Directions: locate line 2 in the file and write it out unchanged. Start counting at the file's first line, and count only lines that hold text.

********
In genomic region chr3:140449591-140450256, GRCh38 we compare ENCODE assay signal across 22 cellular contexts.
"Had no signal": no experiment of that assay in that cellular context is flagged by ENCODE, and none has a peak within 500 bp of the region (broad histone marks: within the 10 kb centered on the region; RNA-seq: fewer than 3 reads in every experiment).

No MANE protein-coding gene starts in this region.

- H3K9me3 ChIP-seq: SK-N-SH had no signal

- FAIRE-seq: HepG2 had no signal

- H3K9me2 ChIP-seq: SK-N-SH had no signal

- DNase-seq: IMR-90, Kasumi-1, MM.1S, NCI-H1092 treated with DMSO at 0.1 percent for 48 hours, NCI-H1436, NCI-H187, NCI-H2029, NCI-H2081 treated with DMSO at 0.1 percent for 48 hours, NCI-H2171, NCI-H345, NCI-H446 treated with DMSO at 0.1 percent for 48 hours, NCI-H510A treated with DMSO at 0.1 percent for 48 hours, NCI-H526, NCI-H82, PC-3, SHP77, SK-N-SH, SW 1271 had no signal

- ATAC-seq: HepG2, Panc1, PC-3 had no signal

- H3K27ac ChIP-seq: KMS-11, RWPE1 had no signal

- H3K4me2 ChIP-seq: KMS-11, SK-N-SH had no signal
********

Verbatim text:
"Had no signal": no experiment of that assay in that cellular context is flagged by ENCODE, and none has a peak within 500 bp of the region (broad histone marks: within the 10 kb centered on the region; RNA-seq: fewer than 3 reads in every experiment).